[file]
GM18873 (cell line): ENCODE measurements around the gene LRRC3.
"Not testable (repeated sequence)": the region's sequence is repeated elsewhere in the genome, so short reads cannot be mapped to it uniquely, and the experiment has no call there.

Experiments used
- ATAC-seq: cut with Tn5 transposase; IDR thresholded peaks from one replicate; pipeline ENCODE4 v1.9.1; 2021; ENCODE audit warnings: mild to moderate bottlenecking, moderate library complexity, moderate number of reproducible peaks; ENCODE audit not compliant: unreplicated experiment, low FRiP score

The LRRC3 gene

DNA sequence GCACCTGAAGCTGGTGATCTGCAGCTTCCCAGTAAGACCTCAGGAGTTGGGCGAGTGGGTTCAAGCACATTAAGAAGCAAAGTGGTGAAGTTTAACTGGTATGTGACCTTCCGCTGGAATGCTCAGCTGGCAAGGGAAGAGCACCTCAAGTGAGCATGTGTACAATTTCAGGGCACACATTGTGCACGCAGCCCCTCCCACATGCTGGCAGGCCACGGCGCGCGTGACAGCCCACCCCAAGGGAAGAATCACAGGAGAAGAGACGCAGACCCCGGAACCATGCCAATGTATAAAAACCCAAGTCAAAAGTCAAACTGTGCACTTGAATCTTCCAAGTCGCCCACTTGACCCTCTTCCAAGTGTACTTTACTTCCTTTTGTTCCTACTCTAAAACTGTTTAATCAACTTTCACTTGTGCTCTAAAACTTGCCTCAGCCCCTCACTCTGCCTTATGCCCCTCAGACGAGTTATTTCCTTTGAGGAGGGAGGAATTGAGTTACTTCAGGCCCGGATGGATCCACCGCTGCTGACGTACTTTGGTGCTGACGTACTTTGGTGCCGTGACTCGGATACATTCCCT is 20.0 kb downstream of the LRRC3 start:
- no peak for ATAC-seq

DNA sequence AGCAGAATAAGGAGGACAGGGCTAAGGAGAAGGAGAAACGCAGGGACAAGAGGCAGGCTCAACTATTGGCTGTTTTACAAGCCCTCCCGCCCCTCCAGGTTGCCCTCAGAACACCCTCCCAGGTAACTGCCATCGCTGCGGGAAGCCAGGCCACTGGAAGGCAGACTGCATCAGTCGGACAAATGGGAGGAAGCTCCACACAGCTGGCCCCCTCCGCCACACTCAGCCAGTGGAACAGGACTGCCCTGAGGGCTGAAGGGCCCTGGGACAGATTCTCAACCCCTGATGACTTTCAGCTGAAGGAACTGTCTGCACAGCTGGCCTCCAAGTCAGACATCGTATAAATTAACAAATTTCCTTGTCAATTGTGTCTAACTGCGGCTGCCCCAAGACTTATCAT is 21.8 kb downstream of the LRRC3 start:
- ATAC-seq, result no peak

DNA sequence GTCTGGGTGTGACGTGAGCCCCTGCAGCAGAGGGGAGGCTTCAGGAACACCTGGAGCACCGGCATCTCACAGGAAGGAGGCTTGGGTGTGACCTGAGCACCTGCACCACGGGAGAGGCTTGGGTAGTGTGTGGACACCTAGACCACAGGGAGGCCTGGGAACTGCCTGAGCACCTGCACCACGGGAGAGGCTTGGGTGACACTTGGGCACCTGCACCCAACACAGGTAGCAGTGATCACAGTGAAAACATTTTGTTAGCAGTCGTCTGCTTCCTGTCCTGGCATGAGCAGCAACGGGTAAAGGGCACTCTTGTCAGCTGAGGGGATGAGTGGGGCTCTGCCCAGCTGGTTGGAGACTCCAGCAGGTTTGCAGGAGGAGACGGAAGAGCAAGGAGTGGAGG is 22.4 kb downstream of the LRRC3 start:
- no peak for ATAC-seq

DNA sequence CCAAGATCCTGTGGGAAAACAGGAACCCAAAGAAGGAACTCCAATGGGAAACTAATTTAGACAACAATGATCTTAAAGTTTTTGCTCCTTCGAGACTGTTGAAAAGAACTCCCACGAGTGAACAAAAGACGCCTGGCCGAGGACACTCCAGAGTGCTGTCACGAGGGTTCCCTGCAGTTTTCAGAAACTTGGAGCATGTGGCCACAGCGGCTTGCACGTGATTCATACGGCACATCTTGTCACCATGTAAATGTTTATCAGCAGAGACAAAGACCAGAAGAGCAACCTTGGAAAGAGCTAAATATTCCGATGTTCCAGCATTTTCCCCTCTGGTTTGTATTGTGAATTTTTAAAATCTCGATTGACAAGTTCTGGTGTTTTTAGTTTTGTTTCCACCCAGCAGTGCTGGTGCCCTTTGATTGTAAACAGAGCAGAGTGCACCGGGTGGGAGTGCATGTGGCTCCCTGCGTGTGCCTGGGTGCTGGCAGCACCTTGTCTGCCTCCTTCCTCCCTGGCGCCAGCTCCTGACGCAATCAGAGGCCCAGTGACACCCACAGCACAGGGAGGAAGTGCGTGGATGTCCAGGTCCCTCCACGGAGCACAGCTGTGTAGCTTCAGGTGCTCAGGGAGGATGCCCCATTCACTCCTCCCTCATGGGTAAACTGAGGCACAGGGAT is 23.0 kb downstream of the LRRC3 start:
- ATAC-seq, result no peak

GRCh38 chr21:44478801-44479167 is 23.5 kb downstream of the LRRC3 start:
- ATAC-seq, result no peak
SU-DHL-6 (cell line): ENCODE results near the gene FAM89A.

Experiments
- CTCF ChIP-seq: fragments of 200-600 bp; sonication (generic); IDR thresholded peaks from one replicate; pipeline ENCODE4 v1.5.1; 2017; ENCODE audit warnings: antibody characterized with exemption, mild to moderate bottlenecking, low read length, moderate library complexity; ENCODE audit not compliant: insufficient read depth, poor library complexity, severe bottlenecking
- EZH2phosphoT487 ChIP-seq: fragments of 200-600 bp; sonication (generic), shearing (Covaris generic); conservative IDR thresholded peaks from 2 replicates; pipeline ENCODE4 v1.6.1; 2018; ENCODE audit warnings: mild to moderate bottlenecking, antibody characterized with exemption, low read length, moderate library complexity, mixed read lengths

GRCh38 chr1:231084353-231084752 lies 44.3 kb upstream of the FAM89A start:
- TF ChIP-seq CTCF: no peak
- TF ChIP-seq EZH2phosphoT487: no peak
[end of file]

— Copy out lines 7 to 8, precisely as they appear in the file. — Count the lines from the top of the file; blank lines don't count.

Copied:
- no peak for ATAC-seq

DNA sequence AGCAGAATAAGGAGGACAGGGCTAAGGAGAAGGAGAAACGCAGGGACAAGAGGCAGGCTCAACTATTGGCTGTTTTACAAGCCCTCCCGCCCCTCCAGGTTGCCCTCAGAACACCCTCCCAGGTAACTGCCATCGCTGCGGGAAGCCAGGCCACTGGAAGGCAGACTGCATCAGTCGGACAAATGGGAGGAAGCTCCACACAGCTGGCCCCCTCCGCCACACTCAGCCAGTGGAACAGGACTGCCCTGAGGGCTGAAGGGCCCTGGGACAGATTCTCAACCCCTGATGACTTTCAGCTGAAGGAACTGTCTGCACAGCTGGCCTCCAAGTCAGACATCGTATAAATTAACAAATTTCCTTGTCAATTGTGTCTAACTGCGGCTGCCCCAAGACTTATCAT is 21.8 kb downstream of the LRRC3 start: